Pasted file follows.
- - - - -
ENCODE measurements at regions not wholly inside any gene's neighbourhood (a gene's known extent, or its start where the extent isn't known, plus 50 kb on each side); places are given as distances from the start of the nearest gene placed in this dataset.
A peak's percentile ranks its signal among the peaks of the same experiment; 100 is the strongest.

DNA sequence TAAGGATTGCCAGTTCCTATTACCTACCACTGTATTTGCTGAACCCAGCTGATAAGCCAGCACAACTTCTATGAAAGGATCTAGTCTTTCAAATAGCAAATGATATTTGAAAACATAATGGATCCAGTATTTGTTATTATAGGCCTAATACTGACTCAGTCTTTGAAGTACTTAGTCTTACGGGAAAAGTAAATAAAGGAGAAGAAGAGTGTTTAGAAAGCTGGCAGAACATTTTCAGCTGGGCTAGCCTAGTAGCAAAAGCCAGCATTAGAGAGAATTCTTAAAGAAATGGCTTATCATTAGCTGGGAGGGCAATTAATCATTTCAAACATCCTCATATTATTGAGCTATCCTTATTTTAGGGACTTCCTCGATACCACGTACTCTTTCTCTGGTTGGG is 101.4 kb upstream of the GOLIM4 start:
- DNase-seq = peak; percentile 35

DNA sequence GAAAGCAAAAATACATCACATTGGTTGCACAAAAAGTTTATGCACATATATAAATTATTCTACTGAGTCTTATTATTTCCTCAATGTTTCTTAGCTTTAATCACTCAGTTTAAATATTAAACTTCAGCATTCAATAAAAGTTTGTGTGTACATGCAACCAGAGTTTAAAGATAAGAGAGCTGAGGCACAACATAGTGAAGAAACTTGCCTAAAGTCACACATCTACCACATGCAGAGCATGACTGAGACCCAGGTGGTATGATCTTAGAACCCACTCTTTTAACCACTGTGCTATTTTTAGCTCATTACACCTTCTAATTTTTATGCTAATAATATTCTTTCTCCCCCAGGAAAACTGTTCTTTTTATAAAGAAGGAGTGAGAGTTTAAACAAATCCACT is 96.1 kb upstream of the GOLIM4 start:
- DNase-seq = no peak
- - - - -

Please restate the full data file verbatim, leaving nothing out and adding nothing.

ENCODE measurements at regions not wholly inside any gene's neighbourhood (a gene's known extent, or its start where the extent isn't known, plus 50 kb on each side); places are given as distances from the start of the nearest gene placed in this dataset.
A peak's percentile ranks its signal among the peaks of the same experiment; 100 is the strongest.

DNA sequence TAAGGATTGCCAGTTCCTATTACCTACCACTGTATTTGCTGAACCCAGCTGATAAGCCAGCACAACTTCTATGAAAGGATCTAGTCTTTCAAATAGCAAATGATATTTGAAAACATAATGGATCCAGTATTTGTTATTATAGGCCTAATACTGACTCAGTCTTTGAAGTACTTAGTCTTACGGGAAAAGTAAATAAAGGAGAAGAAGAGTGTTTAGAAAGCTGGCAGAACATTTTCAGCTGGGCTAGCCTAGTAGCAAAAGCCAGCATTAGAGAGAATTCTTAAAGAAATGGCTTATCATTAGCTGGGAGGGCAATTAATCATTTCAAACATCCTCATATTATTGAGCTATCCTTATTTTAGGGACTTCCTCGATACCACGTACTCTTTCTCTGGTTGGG is 101.4 kb upstream of the GOLIM4 start:
- DNase-seq = peak; percentile 35

DNA sequence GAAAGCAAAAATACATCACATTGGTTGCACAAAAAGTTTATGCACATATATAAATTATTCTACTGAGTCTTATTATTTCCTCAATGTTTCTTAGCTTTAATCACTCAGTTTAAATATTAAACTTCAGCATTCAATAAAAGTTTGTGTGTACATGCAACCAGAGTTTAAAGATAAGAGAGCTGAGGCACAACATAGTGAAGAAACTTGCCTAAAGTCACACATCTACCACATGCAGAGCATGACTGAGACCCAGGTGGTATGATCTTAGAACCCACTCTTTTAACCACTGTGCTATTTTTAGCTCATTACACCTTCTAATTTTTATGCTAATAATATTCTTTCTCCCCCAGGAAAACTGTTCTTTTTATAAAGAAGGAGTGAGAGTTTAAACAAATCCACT is 96.1 kb upstream of the GOLIM4 start:
- DNase-seq = no peak